The Equality and Human Rights Commission (EHRC) have published their response to the consultation on the Reform of the Gender Recognition Act (GRA) (pdf), in October 2018.
Although positive progress has been made in some areas of life for some people, there is still a lot more to do to ensure everyone is free from discrimination and can enjoy their basic human rights.
The Equality and Human Rights Commission have published their review of how Britain is performing on equality and human rights (pdf), in October 2018.
Our data shows that where non-LGBT+ services are engaging with
LGBT+ people, there is a bias towards female bisexual women who have
experienced abuse from a male partner.
This is according to SafeLives’ August 2018 report which highlights the experiences of LGBT+ victims and survivors of domestic abuse, and what needs to change so that every survivor gets the support they need.
The UK Government has begun to publish a series of guidance on how businesses and citizens can prepare for a ‘No Deal’ scenario in August 2018.
‘Under Universal Credit, claimants living with domestic abuse can face seeing their entire monthly income—including money meant for their children— go into their abusive partner’s account.’ The Work and Pensions Committee have published an August 2018 report on Universal Credit and domestic abuse.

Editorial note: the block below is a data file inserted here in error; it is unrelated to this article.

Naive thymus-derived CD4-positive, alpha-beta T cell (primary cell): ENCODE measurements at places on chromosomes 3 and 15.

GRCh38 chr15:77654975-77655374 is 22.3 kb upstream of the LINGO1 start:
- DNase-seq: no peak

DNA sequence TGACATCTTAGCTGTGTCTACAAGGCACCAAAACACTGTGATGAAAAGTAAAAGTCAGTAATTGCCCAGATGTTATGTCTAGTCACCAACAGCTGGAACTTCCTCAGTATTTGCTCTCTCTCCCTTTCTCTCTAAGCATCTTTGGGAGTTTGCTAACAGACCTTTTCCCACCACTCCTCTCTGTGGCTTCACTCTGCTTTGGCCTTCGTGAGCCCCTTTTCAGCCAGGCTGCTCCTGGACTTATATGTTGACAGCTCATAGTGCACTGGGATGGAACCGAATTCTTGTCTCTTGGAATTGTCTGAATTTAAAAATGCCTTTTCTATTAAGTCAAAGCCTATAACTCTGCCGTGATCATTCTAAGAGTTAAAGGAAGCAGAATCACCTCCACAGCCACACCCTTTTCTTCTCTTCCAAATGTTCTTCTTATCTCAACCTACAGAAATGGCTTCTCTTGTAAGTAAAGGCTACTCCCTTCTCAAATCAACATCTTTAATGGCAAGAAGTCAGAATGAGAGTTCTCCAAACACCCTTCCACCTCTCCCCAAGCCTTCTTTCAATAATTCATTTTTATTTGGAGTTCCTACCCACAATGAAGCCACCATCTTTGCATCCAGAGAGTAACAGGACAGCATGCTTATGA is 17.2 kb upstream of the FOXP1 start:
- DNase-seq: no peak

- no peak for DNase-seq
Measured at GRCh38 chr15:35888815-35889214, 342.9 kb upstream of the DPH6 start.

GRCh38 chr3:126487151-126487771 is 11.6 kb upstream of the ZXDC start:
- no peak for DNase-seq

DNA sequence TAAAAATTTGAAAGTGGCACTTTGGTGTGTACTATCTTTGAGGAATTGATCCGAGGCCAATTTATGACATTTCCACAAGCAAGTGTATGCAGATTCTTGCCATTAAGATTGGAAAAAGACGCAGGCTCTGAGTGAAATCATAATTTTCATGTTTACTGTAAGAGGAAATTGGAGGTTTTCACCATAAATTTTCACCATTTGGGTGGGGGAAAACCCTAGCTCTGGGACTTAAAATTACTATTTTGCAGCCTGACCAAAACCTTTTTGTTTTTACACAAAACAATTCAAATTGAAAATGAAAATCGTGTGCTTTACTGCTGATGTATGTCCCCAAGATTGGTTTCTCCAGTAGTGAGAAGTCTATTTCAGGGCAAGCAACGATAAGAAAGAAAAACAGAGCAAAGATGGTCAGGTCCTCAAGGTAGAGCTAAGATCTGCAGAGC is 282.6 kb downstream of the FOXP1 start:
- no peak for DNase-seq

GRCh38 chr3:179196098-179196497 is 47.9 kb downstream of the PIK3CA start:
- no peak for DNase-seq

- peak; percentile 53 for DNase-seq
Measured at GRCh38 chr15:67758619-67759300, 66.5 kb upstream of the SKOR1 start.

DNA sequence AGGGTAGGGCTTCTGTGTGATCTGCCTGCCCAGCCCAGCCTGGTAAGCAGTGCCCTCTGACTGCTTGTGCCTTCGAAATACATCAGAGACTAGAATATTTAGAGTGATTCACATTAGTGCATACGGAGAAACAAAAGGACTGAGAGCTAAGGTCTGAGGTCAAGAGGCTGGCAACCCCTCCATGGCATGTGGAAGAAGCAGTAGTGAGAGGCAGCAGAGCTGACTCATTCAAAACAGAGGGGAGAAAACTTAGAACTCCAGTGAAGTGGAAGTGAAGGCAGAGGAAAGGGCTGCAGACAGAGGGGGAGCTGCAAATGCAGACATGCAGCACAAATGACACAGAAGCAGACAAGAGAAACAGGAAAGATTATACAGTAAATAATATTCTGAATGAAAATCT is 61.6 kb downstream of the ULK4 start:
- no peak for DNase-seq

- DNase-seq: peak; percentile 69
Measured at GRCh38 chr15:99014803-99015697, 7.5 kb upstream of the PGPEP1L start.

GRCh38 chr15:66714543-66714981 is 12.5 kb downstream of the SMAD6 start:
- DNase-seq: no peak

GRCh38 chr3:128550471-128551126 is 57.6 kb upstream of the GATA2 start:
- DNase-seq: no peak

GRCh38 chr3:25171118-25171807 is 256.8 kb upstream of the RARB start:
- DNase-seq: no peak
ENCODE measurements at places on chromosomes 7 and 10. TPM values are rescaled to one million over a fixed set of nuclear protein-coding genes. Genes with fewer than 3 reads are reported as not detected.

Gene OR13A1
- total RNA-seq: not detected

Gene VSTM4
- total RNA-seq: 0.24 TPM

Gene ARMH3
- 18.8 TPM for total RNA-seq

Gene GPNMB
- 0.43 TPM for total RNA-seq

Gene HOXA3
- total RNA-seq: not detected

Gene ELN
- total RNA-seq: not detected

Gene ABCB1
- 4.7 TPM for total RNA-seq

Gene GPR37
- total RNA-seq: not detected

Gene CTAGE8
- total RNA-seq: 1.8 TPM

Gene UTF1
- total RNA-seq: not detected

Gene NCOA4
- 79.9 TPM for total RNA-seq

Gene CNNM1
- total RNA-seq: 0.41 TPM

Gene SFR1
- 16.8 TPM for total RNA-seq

The Autism Act (2009) places a duty on the Secretary of State for Health and Social Care to publish a strategy for meeting the needs of autistic adults in England, and to review it from time to time.
In August 2018, the Think Autism Strategy (pdf) itself has not changed, but the implementation activities required to deliver its intended outcomes, and who will do what, have been clarified.
Even after the inclusion of state benefits, families with children face higher levels of poverty than other demographic groups. The Children’s Commissioner for England and IFS have published a June 2018 report which measures total public spending on children, including benefits, education spending, services for vulnerable children and healthcare.
In autumn 2017 4,751 people were identified as sleeping out on a typical night, an increase of 15% on the previous year. The UK Government’s rough sleeping strategy, published in August 2018, sets out a vision for halving rough sleeping by 2022 and ending it by 2027.
‘Relative child poverty may have risen to its highest rate in at least 15 years, despite high levels of employment’ says the annual Living Standards Audit (pdf) from the Resolution Foundation, in July 2018.
‘Disabled women experience disproportionate levels of all forms of violence and abuse from carers, partners and those in the community’ says a July 2018 report (pdf) from the Equality and Human Rights Commission (EHRC).